Russell: But when is an explanation adequate? Suppose I am about to make a flame with a match. You may say that the adequate explanation of that is that I rub it on the box. Copleston: Well, for practical purposes -- but theoretically, that is only a partial explanation. An adequate explanation must ultimately be a total explanation, to which nothing further can be added. Russell: Then I can only say that you're looking for something which can't be got, and which one ought not to expect to get. Copleston: To say that one has not found it is one thing; to say that one should not look for it seems to me rather dogmatic. Russell: Well, I don't know. I mean, the explanation of one thing is another thing which makes the other thing dependent on yet another, and you have to grasp this sorry scheme of things entire to do what you want, and that we can't do. Copleston: But are you going to say that we can't, or we shouldn't even raise the question of the existence of the whole of this sorry scheme of things -- of the whole universe? Russell: Yes, I don't think there's any meaning in it at all. ... Copleston: Well, I can't see how you can rule out the legitimacy of asking the question how the total, or anything at all comes to be there. Why something rather than nothing, that is the question? The fact that we gain our knowledge of causality empirically, from particular causes, does not rule out the possibility of asking what the cause of the series is... Russell: I can illustrate what seems to me your fallacy. Every man who exists has a mother, and it seems to me your argument is that therefore the human race must have a mother, but obviously the human race hasn't a mother -- that's a different logical sphere. Copleston: Well, I can't really see any parity. If I were saying "every object has a phenomenal cause, therefore, the whole series has a phenomenal cause," there would be a parity; but I'm not saying that; I'm saying, every object has a phenomenal cause if you insist on the infinity of the series -- but the series of phenomenal causes is an insufficient explanation of the series. Therefore, the series has not a phenomenal cause but a transcendent cause. Russell: That's always assuming that not only every particular thing in the world, but the world as a whole must have a cause. For that assumption I see no ground whatever. If you'll give me a ground I'll listen to it. Copleston: Well, the series of events is either caused or it's not caused. If it is caused, there must obviously be a cause outside the series. If it's not caused then it's sufficient to itself, and if it's sufficient to itself it is what I call necessary. But it can't be necessary since each member is contingent, and we've agreed that the total has no reality apart from its members, therefore, it can't be necessary. Therefore, it can't be -- uncaused -- therefore it must have a cause. And I should like to observe in passing that the statement "the world is simply there and is inexplicable" can't be got out of logical analysis. Russell: I don't want to seem arrogant, but it does seem to me that I can conceive things that you say the human mind can't conceive. As for things not having a cause, the physicists assure us that individual quantum transitions in atoms have no cause. Copleston: Well, I wonder now whether that isn't simply a temporary inference. Russell: It may be, but it does show that physicists' minds can conceive it. Copleston: Yes, I agree, some scientists -- physicists -- are willing to allow for indetermination within a restricted field. But very many scientists are not so willing. I think that Professor Dingle, of London University, maintains that the Heisenberg uncertainty principle tells us something about the success (or the lack of it) of the present atomic theory in correlating observations, but not about nature in itself, and many physicists would accept this view. In any case, I don't see how physicists can fail to accept the theory in practice, even if they don't do so in theory. I cannot see how science could be conducted on any other assumption than that of order and intelligibility in nature. The physicist presupposes, at least tacitly, that there is some sense in investigating nature and looking for the causes of events, just as the detective presupposes that there is some sense in looking for the cause of a murder. The metaphysician assumes that there is sense in looking for the reason or cause of phenomena, and, not being a Kantian, I consider that the metaphysician is as justified in his assumption as the physicist. When Sartre, for example, says that the world is gratuitous, I think that he has not sufficiently considered what is implied by "gratuitous." Russell: I think -- there seems to me a certain unwarrantable extension here; a physicist looks for causes; that does not necessarily imply that there are causes everywhere. A man may look for gold without assuming that there is gold everywhere; if he finds gold, well and good, if he doesn't he's had bad luck. The same is true when the physicists look for causes. As for Sartre, I don't profess to know what he means, and I shouldn't like to be thought to interpret him, but for my part, I do think the notion of the world having an explanation is a mistake. I don't see why one should expect it to have, and I think you say about what the scientist assumes is an over-statement. Copleston: Well, it seems to me that the scientist does make some such assumption. When he experiments to find out some particular truth, behind that experiment lies the assumption that the universe is not simply discontinuous. There is the possibility of finding out a truth by experiment. The experiment may be a bad one, it may lead to no result, or not to the result that he wants, but that at any rate there is the possibility, through experiment, of finding out the truth that he assumes. And that seems to me to assume an ordered and intelligible universe. Russell: I think you're generalizing more than is necessary. Undoubtedly the scientist assumes that this sort of thing is likely to be found and will often be found. He does not assume that it will be found, and that's a very important matter in modem physics. Copleston: Well, I think he does assume or is bound to assume it tacitly in practice. It may be that, to quote Professor Haldane, "when I Iight the gas under the kettle, some of the water molecules will fly off as vapor, and there is no way of finding out which will do so," but it doesn't follow necessarily that the idea of chance must be introduced except in relation to our knowledge.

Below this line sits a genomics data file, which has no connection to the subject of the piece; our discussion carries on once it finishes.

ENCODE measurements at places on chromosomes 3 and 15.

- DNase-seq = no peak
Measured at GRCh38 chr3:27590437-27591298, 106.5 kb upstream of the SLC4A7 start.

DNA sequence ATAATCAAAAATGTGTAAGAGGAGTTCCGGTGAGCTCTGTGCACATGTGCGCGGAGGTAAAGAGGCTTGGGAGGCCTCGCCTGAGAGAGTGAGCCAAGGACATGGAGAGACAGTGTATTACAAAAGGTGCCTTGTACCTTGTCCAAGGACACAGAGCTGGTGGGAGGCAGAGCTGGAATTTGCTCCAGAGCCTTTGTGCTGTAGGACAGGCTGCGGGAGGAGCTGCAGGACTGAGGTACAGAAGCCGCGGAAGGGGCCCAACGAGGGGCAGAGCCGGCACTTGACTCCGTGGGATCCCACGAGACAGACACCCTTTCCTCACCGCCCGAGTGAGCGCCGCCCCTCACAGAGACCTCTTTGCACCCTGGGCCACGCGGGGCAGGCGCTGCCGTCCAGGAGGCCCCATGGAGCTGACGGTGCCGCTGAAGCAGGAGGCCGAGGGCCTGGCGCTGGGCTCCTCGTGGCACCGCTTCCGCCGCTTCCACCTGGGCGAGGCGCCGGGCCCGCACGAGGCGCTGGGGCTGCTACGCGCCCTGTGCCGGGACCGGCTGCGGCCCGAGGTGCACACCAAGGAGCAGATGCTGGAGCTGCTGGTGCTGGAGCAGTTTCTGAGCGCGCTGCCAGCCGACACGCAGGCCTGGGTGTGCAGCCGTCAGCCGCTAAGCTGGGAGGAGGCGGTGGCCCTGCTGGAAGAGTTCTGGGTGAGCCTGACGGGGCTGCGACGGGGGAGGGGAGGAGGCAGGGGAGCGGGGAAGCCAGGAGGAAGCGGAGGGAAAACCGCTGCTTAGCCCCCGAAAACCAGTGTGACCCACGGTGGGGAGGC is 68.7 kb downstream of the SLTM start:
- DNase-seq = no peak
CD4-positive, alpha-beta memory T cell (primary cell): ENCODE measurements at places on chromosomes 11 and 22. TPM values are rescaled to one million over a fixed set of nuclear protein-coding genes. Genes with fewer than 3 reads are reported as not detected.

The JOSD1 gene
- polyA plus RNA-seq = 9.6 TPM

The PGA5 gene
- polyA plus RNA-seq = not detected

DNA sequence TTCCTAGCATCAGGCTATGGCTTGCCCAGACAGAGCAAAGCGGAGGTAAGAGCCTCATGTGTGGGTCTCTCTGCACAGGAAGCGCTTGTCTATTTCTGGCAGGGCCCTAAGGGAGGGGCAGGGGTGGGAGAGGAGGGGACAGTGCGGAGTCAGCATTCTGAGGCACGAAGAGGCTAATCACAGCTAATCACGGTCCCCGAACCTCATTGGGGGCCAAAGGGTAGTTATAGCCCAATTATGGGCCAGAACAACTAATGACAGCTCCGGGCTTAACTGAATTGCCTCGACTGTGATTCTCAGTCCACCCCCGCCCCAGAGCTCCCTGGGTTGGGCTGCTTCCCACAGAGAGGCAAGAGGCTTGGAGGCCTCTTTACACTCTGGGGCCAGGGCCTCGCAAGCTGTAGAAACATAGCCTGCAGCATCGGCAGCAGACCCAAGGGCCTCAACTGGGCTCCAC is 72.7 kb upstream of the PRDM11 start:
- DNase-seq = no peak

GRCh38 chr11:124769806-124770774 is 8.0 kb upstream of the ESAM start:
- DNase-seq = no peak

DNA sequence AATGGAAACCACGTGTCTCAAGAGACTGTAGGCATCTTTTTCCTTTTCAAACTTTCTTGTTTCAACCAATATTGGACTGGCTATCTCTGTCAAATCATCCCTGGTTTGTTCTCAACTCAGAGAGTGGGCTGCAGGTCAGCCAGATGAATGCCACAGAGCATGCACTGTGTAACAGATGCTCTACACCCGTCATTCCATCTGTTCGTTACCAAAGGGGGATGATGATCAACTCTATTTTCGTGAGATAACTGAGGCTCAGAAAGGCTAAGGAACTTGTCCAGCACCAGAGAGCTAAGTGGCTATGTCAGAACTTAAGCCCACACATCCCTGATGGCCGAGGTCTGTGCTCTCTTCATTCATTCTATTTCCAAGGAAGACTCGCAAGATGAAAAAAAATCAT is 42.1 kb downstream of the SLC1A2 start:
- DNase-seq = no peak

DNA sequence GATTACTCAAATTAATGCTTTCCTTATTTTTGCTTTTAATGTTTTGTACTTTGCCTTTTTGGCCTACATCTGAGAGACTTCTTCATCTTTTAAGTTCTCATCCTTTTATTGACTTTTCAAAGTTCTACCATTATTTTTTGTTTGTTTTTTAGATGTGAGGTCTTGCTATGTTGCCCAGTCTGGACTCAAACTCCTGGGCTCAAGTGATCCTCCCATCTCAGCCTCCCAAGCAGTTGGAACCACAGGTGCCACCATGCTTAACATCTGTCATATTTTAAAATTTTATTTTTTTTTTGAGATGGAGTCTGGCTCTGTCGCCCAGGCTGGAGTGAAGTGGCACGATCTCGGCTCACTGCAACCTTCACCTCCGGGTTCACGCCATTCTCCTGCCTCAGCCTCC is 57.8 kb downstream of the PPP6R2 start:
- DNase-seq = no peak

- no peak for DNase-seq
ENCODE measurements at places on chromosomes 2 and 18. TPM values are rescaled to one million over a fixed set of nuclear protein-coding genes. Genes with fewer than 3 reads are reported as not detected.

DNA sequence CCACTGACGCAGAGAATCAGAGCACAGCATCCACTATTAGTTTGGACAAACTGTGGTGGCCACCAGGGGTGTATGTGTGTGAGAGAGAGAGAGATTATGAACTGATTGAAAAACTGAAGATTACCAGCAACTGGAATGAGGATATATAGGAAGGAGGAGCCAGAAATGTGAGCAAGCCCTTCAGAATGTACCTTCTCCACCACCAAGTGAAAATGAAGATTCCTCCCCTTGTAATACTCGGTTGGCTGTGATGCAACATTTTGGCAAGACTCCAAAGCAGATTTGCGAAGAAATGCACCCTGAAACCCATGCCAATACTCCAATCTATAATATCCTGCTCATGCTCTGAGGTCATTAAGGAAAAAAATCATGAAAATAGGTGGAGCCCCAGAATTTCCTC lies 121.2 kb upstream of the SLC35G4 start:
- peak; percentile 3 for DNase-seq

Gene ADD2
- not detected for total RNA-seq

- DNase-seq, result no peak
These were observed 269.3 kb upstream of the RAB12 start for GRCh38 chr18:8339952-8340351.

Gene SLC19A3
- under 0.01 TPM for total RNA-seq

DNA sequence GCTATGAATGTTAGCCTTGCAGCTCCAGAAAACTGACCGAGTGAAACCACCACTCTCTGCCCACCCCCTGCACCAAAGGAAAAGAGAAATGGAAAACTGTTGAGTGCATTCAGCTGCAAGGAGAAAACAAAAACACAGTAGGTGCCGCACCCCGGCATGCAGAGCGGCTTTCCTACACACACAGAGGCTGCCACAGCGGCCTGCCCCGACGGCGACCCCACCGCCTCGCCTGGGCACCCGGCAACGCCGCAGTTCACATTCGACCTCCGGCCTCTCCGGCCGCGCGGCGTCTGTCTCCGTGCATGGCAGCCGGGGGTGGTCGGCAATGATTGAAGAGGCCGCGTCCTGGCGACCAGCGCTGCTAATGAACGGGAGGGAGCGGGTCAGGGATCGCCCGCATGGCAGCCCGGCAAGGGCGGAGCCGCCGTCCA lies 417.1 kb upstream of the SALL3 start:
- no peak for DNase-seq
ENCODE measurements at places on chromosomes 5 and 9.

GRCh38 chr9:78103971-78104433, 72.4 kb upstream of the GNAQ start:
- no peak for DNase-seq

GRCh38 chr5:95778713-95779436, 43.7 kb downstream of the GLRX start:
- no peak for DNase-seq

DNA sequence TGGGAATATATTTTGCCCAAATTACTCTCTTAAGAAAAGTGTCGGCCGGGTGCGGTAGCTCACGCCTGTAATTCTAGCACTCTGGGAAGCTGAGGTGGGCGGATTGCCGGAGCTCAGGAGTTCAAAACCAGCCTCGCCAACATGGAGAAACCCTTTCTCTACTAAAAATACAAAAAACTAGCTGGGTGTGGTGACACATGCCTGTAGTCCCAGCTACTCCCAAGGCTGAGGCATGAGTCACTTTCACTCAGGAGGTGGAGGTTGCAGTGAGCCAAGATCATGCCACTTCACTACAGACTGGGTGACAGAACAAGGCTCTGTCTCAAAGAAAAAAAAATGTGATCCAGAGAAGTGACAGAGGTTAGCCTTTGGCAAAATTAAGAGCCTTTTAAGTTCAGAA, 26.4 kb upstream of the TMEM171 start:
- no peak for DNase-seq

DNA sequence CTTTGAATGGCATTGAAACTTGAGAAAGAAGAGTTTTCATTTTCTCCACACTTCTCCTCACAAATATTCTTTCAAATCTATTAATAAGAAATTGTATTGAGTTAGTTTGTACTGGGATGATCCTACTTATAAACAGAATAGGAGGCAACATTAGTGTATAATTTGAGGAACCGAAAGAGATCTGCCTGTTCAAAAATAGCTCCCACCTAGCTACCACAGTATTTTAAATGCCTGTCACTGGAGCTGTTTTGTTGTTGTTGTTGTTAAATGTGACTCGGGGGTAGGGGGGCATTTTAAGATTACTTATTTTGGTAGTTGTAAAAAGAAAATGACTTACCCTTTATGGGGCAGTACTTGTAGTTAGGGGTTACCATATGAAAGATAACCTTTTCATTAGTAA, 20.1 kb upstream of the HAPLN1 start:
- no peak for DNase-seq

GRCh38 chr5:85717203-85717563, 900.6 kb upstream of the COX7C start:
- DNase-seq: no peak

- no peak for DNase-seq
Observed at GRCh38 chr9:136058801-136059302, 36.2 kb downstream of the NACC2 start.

Monday, July 18, 2005
Frederick Copleston and Bertrand Russell on the BBC, 1948 The BBC aired this this debate between Bertrand Russell and Frederick Copleston back in 1948. It's an interesting debate, if a little jargon laden at the beginning. I've tried to quote a section with less jargon, allowing readers to decide which one of these men is advocating a position akin to a timid flat worldism, and which is eager to set out on a course of discovery. The topic is the contention that there exists a being whose existence is not contingent on anything else, and this quickly becomes a discussion of how it we know anything at all. What are we permitted to assume when we open the shutters of our minds and look out at the world?